Thursday, October 30, 2014


As an elementary trained teacher working in The Middle, I frequently find myself making my lessons too “cutesy.”  But the funny thing is, the supposedly too cool for school 6th graders LOVE them! Their eyes light up when they see scissors and markers and glue sticks coming out instead of pens and paper. They get so excited, they fail to notice how much work and new learning I manage to hide beneath the fun. It’s a win-win

And then there are the times things backfire, and guess who winds up the loser?
Every year, my students read a realistic fiction novel about a young Jewish girl who escapes from Russia and travels to America. To help the students grasp all the history and background knowledge needed to really understand the story, I created a unit that mimicked an immigrant’s journey.

It was cutesy, complete with passports that I stamped each time they completed an activity. When we created the passports, I had them choose Russian names from a long list of popular boys’ and girls’ names. A few were able to find the Russian version of their own name, but most picked new ones for themselves.

When it came to last names, I explained the history of how the Russian government basically assigned names to the citizens by taking their father’s first name and adding –ov to the end of it, so all the people who had dads named Ivan, would have Ivanov as a last name. Anton would be Antonov, and so on.

“So, I said to the class, “if your dad is Mark, your new last name would be Markov. Got a dad named Steve? Drop the last vowel, and yours would be Stevov. Understand?”

They did, and seemed to like this little tidbit of information as they eagerly went back to the list to find THEIR dad’s names so that they could create a last name for themselves.

I was so  busy patting myself on the back for such a well-crafted lesson, that I neglected to walk around the room to observe what it was they were actually writing, so it came as quite a shock when I asked for volunteers to share their new names.

Hands shot up.

“I am Sergei Jackov!” one boy exclaimed.

“And I’m Dimitri Jurgov!” another shouted, after he found the Russian equivalent of his dad’s name, George, on the list.

I did my best to keep a straight face, but I couldn’t hold it. When you’re in The Middle, you learn pretty quickly that it’s usually best to just laugh along.

Tuesday, October 28, 2014


By now, most anyone who has used email has made the dreaded “reply all” mistake, or inadvertently sent something to the wrong person, sometimes with disastrous results. And while I’ve seen my fair share of those, being in The Middle makes things even crazier.

Teachers are notorious email checkers, and with many public computers housed throughout the building, they can sign in and check from their classroom, the library, the computer lab, some else’s classroom, etc.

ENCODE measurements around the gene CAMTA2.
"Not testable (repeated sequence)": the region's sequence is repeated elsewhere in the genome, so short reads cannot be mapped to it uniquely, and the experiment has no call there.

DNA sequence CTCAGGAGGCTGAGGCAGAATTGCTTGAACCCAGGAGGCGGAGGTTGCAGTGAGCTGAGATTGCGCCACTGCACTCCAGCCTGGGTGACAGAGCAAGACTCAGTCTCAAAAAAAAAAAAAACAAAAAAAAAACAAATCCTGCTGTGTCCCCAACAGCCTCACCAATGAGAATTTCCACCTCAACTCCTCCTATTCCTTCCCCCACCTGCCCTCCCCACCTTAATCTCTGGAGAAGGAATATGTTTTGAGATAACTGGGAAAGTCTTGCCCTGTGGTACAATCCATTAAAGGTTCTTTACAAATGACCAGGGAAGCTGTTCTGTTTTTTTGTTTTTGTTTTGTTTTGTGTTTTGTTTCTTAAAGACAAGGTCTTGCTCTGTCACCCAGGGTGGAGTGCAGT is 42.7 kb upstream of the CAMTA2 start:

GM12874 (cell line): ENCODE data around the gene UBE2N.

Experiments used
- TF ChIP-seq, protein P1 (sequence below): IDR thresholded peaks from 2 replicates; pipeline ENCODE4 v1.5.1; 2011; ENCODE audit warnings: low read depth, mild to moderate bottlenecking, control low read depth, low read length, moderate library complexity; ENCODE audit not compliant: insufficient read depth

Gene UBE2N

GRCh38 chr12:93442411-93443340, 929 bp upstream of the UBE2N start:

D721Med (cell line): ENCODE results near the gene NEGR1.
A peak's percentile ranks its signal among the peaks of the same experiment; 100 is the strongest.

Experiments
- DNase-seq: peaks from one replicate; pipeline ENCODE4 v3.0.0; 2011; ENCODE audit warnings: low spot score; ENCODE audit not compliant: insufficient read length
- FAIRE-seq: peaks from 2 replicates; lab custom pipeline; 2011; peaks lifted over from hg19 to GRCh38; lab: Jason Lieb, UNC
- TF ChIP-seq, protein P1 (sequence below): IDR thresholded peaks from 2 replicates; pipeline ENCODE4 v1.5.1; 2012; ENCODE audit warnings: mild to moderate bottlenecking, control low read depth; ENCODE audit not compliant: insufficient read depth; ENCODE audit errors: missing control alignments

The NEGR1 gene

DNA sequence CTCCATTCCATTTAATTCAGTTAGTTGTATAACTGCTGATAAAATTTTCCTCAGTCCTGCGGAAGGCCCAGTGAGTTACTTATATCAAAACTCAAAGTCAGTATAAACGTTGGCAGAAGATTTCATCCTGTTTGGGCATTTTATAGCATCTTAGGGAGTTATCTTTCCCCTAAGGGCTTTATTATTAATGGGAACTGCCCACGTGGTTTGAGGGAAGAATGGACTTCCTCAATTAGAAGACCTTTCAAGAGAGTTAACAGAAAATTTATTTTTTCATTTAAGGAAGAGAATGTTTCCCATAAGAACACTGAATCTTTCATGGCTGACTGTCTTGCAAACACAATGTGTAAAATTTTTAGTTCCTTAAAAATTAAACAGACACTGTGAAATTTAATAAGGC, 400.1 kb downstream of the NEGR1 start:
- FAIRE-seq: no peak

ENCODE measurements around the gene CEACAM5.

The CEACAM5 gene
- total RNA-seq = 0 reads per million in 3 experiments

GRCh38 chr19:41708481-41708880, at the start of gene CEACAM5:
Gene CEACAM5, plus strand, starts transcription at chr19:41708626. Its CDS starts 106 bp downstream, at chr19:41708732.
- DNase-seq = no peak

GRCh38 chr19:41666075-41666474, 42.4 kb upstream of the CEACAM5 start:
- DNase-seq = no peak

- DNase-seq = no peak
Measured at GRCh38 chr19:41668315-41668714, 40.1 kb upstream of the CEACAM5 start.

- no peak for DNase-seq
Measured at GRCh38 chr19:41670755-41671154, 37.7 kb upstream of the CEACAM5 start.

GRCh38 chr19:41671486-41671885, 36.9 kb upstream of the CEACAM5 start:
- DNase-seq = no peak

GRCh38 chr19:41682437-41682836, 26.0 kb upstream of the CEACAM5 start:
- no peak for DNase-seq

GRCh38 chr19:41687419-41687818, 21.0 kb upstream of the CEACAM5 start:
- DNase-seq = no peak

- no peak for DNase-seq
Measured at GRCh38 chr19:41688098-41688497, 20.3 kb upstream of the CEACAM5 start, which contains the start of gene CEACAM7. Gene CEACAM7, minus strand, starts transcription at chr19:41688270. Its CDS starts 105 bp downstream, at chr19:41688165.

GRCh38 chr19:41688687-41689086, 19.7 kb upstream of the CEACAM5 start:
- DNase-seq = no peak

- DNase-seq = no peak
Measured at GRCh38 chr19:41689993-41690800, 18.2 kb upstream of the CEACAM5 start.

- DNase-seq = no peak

The problem is, many forget to log out, so when the next teacher goes to use the computer, they suddenly find they have access to someone else’s email account. 

Now, the polite and proper thing to do would be to log out, but where’s the fun in that? No, what WE do is take advantage of the opportunity to hack their account and send flirty emails from the unsuspecting teacher to some other equally unsuspecting teacher. Or volunteer them to chair dance committees. Or offer to host the next Happy Hour.  

Harmless fun that no one takes too seriously. Though occasionally, the jokes get carried too far. Usually by me. 

A few years back, after Hurricane Katrina, our music department sent out a district-wide email asking teachers to donate any gently used instruments to replace the damaged ones in the affected New Orleans’ schools.

The moment I read it, a funny joke popped into my head, but I refrained from responding, as it was a bit off-color. Problem is, that joke was still on my mind a few hours later when I sat down at a computer that a female teacher forgot to sign out of – so – as HER, I sent out the following response, to the entire district:

“If you’re still looking for donations, I hear Rich Sufalak* has a small organ he never uses ;)”

Funny, right?

My principal didn’t think so. 

I was chastised, told to apologize to the entire staff, and written up. A union rep was even brought in to watch as I signed the official reprimand, which can still be found in my ever-thickening permanent file. I'm guessing it's somewhere in The Middle!

*name changed to protect the innocent, but it was a fellow teacher with an equally rowdy sense of humor who totally appreciated the joke!

Sunday, October 12, 2014


After listening to a very convincing speaker demonstrate how if you polled the teachers in a typical school and asked them to name the students they felt a strong connection or rapport with, 80% of the teachers routinely named the same 20% of the kids. And vice-versa. Meaning, if I had a good relationship with “John” and “Mary,” odds were, most other teachers did too; the problem being, that left too many students feeling disconnected from the staff.

Looking to fix that, I decided to make it a point to give a little more attention to the students I did not know all that well.  Nothing too elaborate or intrusive, mind you -  I wasn’t about to start eating lunch with them! But I figured asking a couple questions here and there, maybe sharing some personal experiences, would help us bond a little more.